“You only get the one chance to make a first impression, and there were mistakes in the opening in Gwinnett,” said Pat O’Conner, Minor League Baseball president. “But my instinct is that this Cobb project will be a win-win for both teams and energize the entire market. What the Braves are looking to do is take further advantage of the growing influence in that market north of downtown.”

Don Muret
The Minnesota Timberwolves have hired three veterans in ticketing and sponsorship sales as the team prepares to market new inventory tied to a $97 million renovation of Target Center.

Corey Breton, the Timberwolves’ vice president of ticket sales; Steve Mullins, vice president of corporate partnerships; and Jake Vernon, partnership sales manager, have all come on board in Minneapolis during the last few months.

Breton, most recently with the Atlanta Hawks, oversees all aspects of ticket and premium sales for the Timberwolves and Lynx, said Ryan Tanke, Minnesota’s senior vice president and chief revenue officer, who previously held that position.

Target Center will get a $97 million renovation.
Mullins came from the Arizona Diamondbacks, where he filled the same role.

Vernon was formerly president of Get Real Sports Sales, an Indianapolis firm he launched in March 2011 that several major league and college teams, including the Timberwolves, have used to outsource season-ticket sales. Before going out on his own, Vernon spent 12 years as the Indiana Pacers’ vice president of ticket sales and services.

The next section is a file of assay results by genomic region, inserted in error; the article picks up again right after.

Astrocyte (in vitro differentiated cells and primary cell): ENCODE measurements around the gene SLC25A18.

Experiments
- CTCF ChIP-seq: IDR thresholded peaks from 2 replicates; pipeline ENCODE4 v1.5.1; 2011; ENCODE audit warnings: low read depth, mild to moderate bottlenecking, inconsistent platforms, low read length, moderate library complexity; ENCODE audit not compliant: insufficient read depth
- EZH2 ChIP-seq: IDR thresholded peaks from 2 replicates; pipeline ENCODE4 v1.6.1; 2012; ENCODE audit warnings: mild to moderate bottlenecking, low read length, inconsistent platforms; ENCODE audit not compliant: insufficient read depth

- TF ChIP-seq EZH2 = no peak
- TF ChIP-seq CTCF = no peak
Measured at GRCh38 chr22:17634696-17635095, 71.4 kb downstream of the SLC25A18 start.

Together, they join an organization in Minneapolis poised to capitalize on upgrades to Target Center that could include building a new club in the north end, opposite the Treasure Island Resort & Casino VIP Terrace at stage end on the arena’s south side, Tanke said.

The Timberwolves also would like to double the number of seats connected to the 250-seat Lexus Courtside Club and relocate the lounge reserved for floor-seat holders from the suite level down to the event level, he said.

Those two components are on the Timberwolves’ wish list but no decisions have been made on specific improvements, Tanke said. Last week, the City Council approved using $50 million in sales tax dollars to help fund upgrades for the publicly owned facility.